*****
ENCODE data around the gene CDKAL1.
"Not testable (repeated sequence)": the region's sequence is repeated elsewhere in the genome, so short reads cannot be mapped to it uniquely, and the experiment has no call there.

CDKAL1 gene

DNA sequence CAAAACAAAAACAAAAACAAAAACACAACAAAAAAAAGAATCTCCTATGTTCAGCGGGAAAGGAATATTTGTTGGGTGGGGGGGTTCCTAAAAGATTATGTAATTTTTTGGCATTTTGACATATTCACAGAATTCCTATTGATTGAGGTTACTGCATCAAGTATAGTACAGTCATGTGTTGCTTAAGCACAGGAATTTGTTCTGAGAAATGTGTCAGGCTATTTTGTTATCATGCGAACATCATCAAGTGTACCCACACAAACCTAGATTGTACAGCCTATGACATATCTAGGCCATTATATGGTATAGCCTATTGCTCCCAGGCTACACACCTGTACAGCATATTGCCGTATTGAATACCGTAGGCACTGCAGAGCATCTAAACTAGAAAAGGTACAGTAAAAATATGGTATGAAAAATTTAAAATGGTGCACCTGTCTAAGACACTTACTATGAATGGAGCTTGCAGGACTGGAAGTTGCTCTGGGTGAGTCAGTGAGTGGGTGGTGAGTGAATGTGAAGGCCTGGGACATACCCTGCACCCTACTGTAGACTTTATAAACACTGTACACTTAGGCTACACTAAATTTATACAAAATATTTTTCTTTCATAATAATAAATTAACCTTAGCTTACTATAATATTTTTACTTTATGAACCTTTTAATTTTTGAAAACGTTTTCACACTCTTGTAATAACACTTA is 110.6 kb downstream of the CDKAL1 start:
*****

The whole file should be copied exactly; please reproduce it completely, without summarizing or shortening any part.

ENCODE data around the gene CDKAL1.
"Not testable (repeated sequence)": the region's sequence is repeated elsewhere in the genome, so short reads cannot be mapped to it uniquely, and the experiment has no call there.

CDKAL1 gene

DNA sequence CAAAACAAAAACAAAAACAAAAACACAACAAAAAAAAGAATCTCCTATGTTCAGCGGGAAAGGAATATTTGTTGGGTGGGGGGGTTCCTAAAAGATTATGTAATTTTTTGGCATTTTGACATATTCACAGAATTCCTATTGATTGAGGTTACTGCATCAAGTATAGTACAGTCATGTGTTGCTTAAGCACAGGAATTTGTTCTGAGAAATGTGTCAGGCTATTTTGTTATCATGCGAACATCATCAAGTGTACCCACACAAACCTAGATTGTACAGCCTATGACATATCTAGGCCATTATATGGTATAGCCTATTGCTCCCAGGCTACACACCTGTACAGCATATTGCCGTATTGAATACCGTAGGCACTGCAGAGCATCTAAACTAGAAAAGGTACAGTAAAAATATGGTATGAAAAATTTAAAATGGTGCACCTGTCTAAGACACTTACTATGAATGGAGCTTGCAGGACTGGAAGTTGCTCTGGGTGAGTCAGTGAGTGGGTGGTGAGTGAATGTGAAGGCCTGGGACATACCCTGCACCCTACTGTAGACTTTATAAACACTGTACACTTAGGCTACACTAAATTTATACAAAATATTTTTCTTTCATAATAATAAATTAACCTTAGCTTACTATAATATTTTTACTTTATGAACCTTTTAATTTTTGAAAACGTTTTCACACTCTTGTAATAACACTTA is 110.6 kb downstream of the CDKAL1 start: